Work’s been fun and we’re both under a new lockdown and back at school here so non-work’s been even more fun. Hence little posting. But I did finish off two bowls this week, and one was my first burl piece.
It was included in an order of olive ash from homeofwood.co.uk that had been delayed because, well, covid is crazy. That olive ash is also seriously pretty, but it’s much harder to turn so it’s highlighting every mistake I make. I might leave the other blanks for a while (I turned a small rough nightlight holder from one but I’m not happy with it) while I get more practice in. This burl though, was the opposite – very easy to cut, too easy in some places (that’s burl, everyone says). I cleaned and trued up the blank from a faceplate to get to that photo above, and I didn’t have much of a plan from here except to have the largest amount of visible grain possible and I didn’t want to do a straightforward conic section. So ironically, it became a cone…
Opted for a tenon because burl’s not as strong as solid wood so expanding jaws in a recess seemed wrong. Should have made the tenon larger by a few mm really but I was trying to maximise yield (which seems more and more to be a mistake these days). Also, you can see some punkiness on the rim there; some patches were just too soft like that, and rather than resin them like I’ve done before, I wanted to try something new because the next bowl will have a slanted rim that I wanted to do an inlay into with resin and liquid resin would be really hard to do right without cutting a lot away afterwards. Enter epoxy putty.
Specifically milliput, because I’d seen some youtubers using it for inlays to great effect:
(Oh, if you’ve not seen Peter Brown’s youtube channel before, welcome to the internet, you’ll like it here if you don’t read the comments)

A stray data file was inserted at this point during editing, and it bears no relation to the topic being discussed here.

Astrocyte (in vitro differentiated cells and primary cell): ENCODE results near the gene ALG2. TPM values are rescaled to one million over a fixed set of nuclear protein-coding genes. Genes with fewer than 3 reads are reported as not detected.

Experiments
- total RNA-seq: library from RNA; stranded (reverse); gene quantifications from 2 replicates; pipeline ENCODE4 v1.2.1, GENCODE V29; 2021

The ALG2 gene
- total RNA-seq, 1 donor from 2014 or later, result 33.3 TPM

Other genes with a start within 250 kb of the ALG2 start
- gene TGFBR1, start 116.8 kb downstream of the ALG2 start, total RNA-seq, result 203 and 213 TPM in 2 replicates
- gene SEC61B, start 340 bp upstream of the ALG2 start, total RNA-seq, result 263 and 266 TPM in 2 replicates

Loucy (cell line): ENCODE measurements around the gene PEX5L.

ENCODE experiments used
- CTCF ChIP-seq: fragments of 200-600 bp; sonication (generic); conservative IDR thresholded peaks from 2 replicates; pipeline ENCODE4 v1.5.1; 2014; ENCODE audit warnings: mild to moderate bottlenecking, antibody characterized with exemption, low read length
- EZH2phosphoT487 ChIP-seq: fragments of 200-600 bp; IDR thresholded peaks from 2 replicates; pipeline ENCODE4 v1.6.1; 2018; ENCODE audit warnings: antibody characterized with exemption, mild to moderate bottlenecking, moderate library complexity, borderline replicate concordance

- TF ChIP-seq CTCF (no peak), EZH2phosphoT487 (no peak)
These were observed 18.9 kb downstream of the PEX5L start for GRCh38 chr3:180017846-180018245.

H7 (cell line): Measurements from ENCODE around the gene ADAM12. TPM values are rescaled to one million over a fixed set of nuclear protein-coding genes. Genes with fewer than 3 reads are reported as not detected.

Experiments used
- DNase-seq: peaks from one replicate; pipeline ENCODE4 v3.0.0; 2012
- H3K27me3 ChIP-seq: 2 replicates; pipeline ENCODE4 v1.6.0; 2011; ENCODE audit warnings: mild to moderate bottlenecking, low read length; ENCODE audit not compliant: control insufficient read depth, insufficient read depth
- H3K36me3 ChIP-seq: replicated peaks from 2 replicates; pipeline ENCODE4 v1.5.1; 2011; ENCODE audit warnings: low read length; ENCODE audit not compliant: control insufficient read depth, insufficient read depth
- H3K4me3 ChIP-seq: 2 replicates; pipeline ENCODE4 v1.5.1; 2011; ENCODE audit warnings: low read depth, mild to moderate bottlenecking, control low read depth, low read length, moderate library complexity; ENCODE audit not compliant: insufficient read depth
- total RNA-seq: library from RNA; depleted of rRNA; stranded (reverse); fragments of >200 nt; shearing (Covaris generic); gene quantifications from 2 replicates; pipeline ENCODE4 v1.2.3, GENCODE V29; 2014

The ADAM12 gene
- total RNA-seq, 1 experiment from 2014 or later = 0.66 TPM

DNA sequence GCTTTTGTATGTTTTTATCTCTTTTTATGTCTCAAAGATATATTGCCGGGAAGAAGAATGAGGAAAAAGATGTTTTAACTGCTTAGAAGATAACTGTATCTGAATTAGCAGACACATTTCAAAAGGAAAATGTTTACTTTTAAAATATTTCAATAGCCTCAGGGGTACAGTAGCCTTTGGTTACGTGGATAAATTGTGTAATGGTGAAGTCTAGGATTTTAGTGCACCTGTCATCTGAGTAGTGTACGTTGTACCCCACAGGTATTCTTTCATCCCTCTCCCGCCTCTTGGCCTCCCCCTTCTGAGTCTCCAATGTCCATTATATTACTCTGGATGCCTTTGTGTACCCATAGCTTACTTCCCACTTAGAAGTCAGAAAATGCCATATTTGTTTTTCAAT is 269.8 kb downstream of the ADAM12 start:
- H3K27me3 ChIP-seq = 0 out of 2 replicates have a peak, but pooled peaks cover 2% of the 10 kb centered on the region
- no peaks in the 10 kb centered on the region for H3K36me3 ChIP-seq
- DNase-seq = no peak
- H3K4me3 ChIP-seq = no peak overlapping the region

And milliput now has a nice light blue colour so I thought I’d try that because blue just works well with light maple and sycamore and ash colours. So I mixed the two parts it comes in until the colour was even (it’s very, very, very similar to mála if you’re Irish), and just mashed it into any spot that was punky (I dremmelled out the punky bits until I got back to more solid material first). Wetting a finger and smearing the milliput seems to work well to get it as even as possible.
Scraped and sanded it back to get to that stage. Then I reversed it in the chuck and hollowed out the center. And now I have “hollower” at the top of my “next lathe tool to make or buy” list. Probably buy because I don’t really have the kit here to heat, bend, quench and temper steel to get the bend in the tool shaft that hollowers have.
Incidentally, that colour that almost looks like the camera didn’t record it correctly, is what it actually looks like. It’s such a jarring colour, it’s very glitch-in-the-matrix when looking at it, especially with the massive contrast between the featureless surface of the milliput and the utterly baroque feature-packed surface of the burl.
I had another punky part in the wall of the bowl which I didn’t see until I was sanding and the inside wall of the bowl collapsed into the wall (and almost popped off one of my fingernails in the ensuing catch).
I cleaned it out (this is a process disturbingly like filling a rotten tooth) and packed it full of milliput (overfull to be sure I could cut it back to a flush surface, and I think I overdid it)
It looks mucky at this point, but it really does clean up well.
I usually prefer a more minimalist sort of aesthetic over the baroque, but burl really is an exception to that. You could stare at those grain patterns for hours. I must try this again once I can look at the price of burl blanks without wincing, but with embellishment (stains, gold waxes and the like) to bring the grain up even more.
Postscript: a workmate in the US does crochet and she put up some of her stuff on Etsy a while back and I bought a piece and it fits perfectly 😀